On Martha's Vineyard, a co-housing project sets an example of sensitive development, affordable housing and community building.
Summary: Co-housing communities — small, deliberately planned neighborhoods of 12 to 35 homes — offer an alternative approach to land development. Here a builder explains how his company’s participation in a co-housing project in an area with high land costs and a shortage of affordable housing produced a viable, thriving community that is ecologically responsible and economically diverse.
Harvey Arden, who edited the writings of Native American activist Leonard Peltier and wrote the book Wisdomkeepers, once visited a Lakota tribal elder who had no telephone. Arden knocked on the door, and when it opened, he said to the old man who answered, “Hi, I’m Harvey Arden.” The elder said, “Come on in. I know why you’re here. You white folks lost all your instructions, and you’ve come to get ours.” Co-housing is a new set of ideas for making good neighborhoods in a culture that has lost its instructions and values about housing.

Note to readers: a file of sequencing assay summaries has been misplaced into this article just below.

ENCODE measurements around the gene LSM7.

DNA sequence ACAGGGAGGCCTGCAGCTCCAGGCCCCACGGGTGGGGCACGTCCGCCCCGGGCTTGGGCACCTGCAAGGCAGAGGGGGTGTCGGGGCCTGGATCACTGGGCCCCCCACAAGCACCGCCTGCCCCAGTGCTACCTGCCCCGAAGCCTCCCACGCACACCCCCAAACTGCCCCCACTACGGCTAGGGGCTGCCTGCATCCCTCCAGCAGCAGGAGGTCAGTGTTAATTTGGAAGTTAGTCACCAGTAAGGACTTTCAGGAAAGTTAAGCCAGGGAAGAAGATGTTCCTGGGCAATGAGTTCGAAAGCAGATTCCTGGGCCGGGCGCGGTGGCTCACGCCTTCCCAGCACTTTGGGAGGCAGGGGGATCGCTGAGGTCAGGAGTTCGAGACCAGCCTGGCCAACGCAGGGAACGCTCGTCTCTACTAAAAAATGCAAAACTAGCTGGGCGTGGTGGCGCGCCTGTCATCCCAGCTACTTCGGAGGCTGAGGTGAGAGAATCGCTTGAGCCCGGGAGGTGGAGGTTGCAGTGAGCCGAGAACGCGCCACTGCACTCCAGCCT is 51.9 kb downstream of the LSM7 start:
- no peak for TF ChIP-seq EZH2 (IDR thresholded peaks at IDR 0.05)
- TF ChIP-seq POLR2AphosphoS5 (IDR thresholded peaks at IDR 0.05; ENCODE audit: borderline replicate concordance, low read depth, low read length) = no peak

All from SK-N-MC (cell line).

Like many beautiful places, Martha’s Vineyard has a serious affordable-housing crisis. Our problems are not unique, but they are intensified by a wildly inflated real-estate market and by fixed boundaries. As my colleague Derrill Bazzy says, “There’s no down the-road on an island.” The shortage of good housing for residents of moderate income endangers the island’s diversity, charm, social health and economic prosperity. We’ve done well with the preservation of open space, but making progress with affordable housing is like trying to turn around an ocean liner in a sea of molasses.
Far too often, development has been an ugly word and has had unfortunate results. But that doesn’t have to be the case. When you think about development, ask the following question first: Are you proposing to invent something that the community needs? If not, why bother? Martha’s Vineyard needs high-quality affordable…